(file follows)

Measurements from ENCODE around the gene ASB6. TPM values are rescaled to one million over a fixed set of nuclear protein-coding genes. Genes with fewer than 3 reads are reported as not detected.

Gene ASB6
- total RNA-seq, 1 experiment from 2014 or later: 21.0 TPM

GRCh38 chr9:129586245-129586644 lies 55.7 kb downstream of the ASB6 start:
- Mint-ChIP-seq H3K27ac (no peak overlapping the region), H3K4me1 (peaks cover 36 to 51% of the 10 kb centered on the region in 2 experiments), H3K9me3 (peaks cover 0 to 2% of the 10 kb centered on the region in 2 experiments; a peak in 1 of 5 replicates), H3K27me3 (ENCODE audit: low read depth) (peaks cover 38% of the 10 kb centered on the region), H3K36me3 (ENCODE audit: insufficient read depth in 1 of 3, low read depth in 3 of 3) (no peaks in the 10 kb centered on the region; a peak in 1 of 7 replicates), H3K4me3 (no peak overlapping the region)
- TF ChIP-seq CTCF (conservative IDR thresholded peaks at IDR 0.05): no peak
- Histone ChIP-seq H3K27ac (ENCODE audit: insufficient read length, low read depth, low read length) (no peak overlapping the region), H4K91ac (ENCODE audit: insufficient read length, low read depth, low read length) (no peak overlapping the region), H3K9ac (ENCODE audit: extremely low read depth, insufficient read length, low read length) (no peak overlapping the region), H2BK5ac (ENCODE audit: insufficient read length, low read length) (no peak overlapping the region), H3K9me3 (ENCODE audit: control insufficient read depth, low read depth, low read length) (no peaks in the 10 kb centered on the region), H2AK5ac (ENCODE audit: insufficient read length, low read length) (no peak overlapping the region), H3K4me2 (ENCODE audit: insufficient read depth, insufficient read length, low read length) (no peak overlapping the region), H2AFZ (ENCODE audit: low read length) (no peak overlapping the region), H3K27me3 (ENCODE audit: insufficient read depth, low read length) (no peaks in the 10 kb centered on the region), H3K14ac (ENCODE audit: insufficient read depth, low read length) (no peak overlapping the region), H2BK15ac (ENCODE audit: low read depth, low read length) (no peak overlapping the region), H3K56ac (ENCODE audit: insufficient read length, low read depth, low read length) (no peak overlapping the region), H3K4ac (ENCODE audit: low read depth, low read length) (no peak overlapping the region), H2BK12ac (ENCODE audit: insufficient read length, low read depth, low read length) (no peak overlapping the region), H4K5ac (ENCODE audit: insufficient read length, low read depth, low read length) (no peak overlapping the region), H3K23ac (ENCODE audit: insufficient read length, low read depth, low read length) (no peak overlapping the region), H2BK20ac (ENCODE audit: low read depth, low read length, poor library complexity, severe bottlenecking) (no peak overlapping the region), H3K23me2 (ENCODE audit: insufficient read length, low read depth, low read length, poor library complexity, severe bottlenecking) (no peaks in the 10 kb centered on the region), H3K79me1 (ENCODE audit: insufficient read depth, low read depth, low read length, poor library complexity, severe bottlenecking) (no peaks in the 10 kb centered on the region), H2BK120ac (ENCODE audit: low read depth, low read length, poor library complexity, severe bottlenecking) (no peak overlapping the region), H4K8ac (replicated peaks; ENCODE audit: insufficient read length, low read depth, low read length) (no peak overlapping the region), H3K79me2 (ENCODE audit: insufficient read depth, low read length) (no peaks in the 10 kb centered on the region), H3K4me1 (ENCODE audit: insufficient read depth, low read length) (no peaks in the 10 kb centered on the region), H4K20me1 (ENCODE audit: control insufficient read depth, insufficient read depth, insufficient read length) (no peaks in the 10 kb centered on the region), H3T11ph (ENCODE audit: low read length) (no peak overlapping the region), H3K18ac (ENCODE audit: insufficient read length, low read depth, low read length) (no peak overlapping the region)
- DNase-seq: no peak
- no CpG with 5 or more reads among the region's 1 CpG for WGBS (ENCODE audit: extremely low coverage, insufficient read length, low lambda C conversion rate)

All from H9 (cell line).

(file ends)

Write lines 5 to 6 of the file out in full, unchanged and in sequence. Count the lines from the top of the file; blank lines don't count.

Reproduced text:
- Mint-ChIP-seq H3K27ac (no peak overlapping the region), H3K4me1 (peaks cover 36 to 51% of the 10 kb centered on the region in 2 experiments), H3K9me3 (peaks cover 0 to 2% of the 10 kb centered on the region in 2 experiments; a peak in 1 of 5 replicates), H3K27me3 (ENCODE audit: low read depth) (peaks cover 38% of the 10 kb centered on the region), H3K36me3 (ENCODE audit: insufficient read depth in 1 of 3, low read depth in 3 of 3) (no peaks in the 10 kb centered on the region; a peak in 1 of 7 replicates), H3K4me3 (no peak overlapping the region)
- TF ChIP-seq CTCF (conservative IDR thresholded peaks at IDR 0.05): no peak